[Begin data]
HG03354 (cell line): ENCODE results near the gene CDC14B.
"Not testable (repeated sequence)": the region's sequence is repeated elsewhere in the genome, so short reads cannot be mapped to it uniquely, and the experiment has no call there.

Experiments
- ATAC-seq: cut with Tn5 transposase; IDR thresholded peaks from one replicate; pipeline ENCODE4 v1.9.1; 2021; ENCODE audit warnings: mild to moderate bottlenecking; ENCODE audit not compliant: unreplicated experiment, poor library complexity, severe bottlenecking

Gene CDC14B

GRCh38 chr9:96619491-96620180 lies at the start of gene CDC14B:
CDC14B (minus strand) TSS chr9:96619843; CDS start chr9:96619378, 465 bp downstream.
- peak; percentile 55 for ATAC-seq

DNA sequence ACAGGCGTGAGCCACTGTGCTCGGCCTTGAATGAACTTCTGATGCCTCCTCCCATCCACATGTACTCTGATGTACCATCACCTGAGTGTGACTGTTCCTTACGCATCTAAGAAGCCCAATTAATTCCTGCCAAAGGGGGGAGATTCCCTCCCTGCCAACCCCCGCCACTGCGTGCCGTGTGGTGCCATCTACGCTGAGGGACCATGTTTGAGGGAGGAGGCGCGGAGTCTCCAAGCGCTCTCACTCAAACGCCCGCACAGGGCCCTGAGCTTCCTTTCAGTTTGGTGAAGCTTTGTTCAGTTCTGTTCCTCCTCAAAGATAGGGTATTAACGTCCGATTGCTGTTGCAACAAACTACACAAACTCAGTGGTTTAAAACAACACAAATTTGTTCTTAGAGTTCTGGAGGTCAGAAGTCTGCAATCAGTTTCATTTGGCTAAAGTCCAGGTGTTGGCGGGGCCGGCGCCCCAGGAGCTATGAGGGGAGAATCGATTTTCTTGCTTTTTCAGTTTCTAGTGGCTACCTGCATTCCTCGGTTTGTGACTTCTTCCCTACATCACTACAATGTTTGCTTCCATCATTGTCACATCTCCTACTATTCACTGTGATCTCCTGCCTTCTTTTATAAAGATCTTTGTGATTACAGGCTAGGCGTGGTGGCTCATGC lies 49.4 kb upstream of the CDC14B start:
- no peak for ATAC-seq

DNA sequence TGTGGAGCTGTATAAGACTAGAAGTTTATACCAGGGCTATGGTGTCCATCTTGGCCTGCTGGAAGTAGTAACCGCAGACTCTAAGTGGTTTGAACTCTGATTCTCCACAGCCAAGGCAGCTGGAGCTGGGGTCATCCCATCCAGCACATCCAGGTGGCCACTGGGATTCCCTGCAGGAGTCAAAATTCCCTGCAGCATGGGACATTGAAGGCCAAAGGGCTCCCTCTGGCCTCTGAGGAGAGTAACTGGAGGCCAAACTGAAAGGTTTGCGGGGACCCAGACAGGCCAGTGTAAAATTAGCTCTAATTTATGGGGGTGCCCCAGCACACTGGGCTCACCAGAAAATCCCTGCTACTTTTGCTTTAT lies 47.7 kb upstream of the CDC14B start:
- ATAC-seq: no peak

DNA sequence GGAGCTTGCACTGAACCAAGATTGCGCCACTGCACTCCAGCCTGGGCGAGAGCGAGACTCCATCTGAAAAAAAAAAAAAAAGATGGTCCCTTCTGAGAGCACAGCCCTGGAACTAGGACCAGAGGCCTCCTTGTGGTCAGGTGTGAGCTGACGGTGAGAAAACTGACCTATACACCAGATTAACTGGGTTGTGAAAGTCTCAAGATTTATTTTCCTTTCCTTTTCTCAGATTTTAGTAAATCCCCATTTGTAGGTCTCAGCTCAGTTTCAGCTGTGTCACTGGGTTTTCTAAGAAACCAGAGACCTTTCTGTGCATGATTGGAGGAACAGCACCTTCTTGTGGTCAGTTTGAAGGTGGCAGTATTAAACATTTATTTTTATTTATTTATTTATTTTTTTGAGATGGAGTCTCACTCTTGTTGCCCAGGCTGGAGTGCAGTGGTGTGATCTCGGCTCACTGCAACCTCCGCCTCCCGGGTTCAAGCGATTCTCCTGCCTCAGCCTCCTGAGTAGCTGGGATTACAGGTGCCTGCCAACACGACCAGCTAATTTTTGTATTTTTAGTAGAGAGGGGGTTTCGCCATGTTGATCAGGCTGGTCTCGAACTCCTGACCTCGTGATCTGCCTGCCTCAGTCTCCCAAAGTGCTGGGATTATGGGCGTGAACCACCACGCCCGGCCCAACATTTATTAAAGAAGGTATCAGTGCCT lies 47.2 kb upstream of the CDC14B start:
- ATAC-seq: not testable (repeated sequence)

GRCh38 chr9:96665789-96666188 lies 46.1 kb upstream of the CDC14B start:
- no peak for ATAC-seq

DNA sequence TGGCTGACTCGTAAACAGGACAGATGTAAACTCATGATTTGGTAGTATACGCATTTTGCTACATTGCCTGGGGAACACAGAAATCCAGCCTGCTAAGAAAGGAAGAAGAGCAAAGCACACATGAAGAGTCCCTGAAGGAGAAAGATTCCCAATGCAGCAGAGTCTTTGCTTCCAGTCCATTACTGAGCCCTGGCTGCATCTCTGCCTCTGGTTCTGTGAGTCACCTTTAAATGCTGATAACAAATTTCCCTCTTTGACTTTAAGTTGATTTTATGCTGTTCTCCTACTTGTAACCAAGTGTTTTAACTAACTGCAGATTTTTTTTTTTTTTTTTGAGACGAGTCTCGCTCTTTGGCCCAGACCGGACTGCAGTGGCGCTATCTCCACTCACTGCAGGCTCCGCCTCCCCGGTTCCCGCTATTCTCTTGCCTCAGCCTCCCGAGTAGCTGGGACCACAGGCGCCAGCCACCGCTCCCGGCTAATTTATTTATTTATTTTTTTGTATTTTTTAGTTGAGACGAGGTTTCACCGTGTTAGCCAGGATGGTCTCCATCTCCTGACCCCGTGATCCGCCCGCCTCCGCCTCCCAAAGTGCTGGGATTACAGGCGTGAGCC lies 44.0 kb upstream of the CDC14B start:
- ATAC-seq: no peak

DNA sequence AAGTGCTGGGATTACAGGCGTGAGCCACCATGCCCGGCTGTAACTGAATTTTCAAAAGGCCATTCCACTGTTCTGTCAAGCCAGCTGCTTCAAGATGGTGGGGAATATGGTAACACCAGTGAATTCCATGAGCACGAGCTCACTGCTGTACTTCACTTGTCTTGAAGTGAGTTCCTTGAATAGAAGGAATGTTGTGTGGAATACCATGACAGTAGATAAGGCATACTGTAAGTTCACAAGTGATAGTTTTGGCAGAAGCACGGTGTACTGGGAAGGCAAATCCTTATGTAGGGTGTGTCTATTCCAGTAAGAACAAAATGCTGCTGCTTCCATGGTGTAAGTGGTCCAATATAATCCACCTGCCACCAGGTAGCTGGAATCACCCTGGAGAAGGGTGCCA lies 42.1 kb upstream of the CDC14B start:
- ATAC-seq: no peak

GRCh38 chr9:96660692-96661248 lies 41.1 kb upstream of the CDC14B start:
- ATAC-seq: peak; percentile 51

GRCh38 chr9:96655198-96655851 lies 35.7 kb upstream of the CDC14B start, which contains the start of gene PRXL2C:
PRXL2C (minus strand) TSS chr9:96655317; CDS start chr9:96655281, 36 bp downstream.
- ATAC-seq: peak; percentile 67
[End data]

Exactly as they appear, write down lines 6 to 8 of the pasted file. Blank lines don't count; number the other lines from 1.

GRCh38 chr9:96619491-96620180 lies at the start of gene CDC14B:
CDC14B (minus strand) TSS chr9:96619843; CDS start chr9:96619378, 465 bp downstream.
- peak; percentile 55 for ATAC-seq